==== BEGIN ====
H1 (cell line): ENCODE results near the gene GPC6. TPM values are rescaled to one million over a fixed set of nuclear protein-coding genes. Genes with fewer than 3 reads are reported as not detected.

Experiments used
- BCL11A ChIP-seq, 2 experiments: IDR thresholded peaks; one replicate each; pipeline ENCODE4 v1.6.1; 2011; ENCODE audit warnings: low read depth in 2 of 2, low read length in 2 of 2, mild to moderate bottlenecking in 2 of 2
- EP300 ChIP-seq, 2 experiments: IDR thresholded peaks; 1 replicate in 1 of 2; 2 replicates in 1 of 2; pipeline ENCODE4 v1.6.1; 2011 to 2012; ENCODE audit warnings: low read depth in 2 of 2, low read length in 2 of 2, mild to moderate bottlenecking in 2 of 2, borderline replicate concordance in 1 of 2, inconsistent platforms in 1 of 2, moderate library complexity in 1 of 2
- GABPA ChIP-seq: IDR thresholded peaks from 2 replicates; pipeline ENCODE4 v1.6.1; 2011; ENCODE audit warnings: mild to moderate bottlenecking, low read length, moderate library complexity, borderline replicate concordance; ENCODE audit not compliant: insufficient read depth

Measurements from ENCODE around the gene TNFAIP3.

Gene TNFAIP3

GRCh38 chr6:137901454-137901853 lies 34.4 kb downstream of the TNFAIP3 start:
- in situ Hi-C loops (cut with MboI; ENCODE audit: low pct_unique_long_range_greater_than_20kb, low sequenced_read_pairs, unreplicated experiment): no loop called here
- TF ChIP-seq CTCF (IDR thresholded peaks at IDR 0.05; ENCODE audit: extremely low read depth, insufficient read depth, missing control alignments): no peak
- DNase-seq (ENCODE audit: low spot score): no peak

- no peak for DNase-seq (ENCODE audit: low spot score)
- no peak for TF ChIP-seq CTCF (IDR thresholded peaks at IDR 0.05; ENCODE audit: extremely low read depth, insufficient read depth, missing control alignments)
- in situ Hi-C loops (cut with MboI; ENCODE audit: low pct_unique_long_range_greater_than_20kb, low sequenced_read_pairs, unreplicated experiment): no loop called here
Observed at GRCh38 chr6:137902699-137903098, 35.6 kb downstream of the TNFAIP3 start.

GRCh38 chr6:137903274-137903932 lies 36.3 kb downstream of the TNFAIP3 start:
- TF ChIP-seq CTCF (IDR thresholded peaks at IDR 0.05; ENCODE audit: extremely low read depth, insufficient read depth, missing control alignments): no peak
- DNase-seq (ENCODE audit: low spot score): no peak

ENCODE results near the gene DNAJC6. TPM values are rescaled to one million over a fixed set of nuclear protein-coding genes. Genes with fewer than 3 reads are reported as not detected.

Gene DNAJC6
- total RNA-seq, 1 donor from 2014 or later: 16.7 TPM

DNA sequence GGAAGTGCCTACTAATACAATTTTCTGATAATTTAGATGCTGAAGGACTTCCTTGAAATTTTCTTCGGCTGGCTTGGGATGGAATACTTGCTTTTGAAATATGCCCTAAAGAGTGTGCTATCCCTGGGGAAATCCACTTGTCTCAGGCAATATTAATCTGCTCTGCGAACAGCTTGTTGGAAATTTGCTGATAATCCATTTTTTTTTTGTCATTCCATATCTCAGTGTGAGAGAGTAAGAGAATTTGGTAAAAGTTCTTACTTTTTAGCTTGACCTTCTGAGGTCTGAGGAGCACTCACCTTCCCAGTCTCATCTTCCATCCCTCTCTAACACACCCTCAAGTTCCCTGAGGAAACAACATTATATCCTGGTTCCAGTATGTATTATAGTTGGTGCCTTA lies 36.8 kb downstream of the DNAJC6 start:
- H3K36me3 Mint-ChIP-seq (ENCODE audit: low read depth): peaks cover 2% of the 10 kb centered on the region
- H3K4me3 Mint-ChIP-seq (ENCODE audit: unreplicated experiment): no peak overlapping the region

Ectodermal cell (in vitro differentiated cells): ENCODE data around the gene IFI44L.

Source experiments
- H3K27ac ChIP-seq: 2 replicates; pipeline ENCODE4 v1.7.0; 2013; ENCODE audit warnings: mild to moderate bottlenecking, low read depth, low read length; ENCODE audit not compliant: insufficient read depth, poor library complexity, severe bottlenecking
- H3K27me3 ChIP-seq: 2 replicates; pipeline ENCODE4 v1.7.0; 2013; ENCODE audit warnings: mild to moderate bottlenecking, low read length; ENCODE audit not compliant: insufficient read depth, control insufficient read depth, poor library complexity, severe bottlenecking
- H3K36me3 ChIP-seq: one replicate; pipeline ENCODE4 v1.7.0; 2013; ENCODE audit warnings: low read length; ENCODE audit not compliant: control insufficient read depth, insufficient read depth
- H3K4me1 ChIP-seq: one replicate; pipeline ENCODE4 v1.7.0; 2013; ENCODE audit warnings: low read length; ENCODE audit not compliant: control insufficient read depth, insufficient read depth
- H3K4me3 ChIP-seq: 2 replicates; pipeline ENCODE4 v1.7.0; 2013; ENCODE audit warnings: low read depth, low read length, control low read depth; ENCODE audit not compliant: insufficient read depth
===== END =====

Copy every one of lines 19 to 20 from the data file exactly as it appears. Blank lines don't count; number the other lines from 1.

ENCODE results near the gene DNAJC6. TPM values are rescaled to one million over a fixed set of nuclear protein-coding genes. Genes with fewer than 3 reads are reported as not detected.

Gene DNAJC6